In the next story, Satan is compared to Peninnah, who along with Hannah, was a wife of Elkanah (I Samuel 1). According to the Talmud, Peninnah goaded barren Hannah into praying for a child. Hannah eventually gave birth to the prophet Samuel.
Rabbi Levy stated: Satan and Penina both had intentions to please Heaven. When Satan saw that God was showing favor towards Job, he said: Heaven forbid! Shall Abraham’s love of God be forgotten? … Rabbi Acha b. Yaakov lectured thus in Papunia. Satan came to him and kissed his feet (Bava Bathra 16a).
Satan was happy that someone recognized his good intentions -- that he denounced Job before God, in order to defend the patriarch Abraham, who, according to tradition, had passed ten of Satan’s tests. This story also demonstrates the importance of gratitude. Even Satan appreciated human recognition and was properly grateful for it.
The Midrash tells the tale of Satan’s unsuccessful attempts to mislead, misguide and misdirect Abraham while he was en route to carry out God’s order to sacrifice his son Isaac on Mount Moriah. In this Midrash, Satan tries to trick Abraham and confuse him as to the source of the sacrificial commandment. Satan is brilliant in carrying out his task and this temptation, while unsuccessful, is viewed as an important test, an integral part of Abraham’s trial.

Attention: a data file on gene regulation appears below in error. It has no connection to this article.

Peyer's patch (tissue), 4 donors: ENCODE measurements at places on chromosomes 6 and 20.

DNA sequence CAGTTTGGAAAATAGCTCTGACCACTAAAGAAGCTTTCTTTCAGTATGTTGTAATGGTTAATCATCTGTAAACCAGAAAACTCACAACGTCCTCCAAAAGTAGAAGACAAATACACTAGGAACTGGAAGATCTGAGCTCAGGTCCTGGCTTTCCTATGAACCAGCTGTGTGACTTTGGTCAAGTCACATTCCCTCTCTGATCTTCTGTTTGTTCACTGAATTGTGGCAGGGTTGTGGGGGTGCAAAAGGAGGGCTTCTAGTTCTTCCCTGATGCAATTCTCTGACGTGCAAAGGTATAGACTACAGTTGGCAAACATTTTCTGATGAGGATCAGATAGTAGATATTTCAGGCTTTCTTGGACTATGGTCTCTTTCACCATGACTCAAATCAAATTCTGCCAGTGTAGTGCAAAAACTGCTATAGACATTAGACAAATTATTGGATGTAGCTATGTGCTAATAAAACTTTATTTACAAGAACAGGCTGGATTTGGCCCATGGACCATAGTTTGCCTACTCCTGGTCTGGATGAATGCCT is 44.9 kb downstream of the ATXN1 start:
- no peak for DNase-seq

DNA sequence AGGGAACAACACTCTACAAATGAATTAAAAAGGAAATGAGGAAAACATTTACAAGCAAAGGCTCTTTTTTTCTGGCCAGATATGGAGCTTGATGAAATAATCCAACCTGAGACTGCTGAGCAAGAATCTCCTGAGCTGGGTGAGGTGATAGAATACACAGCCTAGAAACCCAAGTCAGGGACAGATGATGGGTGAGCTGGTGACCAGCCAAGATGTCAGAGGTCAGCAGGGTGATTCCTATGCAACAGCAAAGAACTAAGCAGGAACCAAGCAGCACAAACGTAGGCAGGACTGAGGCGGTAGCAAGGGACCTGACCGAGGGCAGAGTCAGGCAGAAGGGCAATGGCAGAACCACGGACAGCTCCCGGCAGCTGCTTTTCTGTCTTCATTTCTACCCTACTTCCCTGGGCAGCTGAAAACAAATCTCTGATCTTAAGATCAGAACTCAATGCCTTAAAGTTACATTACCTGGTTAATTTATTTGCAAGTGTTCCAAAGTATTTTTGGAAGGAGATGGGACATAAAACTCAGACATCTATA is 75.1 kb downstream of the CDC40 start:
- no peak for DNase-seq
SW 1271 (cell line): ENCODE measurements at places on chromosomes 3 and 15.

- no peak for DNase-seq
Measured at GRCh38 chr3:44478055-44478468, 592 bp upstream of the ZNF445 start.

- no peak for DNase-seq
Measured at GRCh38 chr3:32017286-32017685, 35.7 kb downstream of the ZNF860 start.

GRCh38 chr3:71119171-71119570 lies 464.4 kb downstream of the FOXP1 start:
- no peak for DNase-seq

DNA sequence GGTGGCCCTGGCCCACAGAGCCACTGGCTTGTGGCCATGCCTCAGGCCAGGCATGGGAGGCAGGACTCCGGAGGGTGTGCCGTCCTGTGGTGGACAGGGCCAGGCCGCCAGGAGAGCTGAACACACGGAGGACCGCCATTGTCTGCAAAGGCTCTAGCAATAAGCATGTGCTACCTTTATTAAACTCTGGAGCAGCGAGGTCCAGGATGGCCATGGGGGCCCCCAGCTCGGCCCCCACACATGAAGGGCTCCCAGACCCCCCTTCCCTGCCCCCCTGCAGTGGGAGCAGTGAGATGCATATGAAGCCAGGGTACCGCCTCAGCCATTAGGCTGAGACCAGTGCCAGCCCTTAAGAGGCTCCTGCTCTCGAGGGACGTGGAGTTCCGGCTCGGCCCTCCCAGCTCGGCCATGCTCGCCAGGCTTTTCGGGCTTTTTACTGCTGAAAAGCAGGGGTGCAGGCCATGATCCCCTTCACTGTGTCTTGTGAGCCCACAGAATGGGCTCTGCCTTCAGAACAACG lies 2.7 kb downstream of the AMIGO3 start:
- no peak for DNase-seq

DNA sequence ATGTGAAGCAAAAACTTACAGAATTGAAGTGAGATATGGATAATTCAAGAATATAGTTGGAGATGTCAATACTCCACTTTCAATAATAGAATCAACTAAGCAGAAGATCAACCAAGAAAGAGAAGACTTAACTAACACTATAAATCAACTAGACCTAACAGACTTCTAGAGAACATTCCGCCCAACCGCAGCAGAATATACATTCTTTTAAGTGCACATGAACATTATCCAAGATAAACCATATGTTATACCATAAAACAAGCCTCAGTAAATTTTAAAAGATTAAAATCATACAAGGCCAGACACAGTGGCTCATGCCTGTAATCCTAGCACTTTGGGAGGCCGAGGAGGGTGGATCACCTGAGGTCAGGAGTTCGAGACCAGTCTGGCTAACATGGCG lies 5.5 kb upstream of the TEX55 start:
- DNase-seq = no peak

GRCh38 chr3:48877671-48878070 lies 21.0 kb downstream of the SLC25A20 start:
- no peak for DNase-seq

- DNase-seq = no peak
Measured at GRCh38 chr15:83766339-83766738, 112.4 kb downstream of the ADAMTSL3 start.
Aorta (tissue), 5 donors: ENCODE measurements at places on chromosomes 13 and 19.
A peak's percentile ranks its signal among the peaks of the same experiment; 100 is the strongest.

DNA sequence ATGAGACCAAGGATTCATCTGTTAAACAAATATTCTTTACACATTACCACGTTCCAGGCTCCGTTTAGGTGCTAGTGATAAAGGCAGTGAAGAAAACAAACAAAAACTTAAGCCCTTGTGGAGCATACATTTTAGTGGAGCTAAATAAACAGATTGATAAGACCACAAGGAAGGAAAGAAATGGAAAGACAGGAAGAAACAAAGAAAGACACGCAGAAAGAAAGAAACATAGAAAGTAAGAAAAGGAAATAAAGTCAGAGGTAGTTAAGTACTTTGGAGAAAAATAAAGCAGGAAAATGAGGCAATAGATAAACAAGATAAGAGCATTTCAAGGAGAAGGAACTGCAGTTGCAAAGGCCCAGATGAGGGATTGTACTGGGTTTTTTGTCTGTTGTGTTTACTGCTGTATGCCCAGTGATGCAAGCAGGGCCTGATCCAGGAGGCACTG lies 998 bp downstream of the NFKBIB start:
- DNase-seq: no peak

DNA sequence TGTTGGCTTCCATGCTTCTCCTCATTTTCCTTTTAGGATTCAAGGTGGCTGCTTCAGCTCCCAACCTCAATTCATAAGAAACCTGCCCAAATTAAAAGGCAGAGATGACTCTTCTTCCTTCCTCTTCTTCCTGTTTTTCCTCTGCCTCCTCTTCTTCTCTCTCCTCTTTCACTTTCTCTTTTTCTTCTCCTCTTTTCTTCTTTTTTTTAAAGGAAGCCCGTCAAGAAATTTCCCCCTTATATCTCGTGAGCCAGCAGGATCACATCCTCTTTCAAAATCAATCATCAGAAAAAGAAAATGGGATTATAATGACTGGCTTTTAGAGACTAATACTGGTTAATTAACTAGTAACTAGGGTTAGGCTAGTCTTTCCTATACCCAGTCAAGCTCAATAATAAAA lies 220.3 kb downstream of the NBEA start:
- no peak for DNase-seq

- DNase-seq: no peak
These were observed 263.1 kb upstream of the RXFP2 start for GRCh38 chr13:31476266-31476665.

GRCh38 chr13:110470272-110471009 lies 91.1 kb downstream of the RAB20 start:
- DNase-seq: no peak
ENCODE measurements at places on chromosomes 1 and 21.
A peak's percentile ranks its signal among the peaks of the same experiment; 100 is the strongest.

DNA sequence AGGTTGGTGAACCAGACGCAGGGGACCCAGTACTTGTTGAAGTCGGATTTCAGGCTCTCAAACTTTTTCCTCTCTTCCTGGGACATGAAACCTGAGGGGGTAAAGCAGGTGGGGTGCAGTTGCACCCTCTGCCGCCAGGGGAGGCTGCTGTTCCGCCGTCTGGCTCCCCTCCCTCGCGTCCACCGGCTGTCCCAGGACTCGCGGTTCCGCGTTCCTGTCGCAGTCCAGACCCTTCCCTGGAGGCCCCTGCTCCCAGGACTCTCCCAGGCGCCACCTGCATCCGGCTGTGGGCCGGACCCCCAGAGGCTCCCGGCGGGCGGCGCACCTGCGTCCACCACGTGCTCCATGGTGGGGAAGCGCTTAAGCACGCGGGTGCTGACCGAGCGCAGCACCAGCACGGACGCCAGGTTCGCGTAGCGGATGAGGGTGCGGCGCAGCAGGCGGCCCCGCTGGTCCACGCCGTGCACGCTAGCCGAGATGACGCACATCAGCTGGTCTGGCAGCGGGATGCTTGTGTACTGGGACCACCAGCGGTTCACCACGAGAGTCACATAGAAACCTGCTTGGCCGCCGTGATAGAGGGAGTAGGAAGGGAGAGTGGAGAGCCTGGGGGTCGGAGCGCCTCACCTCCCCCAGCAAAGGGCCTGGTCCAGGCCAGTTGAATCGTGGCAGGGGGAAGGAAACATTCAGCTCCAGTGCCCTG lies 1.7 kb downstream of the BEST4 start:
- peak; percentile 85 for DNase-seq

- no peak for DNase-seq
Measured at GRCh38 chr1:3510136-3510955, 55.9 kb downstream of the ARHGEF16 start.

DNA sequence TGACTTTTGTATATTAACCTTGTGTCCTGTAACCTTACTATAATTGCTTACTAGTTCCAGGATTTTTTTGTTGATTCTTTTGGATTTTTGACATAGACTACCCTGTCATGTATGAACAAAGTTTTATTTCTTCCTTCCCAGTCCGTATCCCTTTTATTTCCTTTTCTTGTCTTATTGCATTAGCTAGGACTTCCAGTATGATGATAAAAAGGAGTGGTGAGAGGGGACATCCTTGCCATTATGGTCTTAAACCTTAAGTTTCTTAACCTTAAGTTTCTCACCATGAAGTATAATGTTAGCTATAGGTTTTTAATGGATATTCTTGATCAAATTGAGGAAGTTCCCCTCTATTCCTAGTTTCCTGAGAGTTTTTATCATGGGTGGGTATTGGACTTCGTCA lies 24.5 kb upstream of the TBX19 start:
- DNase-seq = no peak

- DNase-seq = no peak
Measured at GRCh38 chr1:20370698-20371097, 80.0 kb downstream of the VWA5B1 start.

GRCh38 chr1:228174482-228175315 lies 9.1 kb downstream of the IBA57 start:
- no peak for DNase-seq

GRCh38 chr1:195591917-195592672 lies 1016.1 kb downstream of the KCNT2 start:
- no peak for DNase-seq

On the way to Isaac’s sacrifice, Satan ran ahead of Abraham and appeared before him disguised as an old man. Satan asked Abraham where he was going. Abraham replied: To pray. Satan asked Abraham: "And does one who goes to pray have fire and a knife in his hand and wood on his shoulder?" Abraham replied: "We may tarry there a day or two, and we will have to slaughter [an animal for meat], bake bread, and eat." Satan said: "Old man, was I not there when God told you to take your son? And an old man like you is going to go and destroy a son that was given to him at the age of one hundred? Did you not hear the proverb: ‘That which he had in his hand he destroyed and [now]seeks from others.’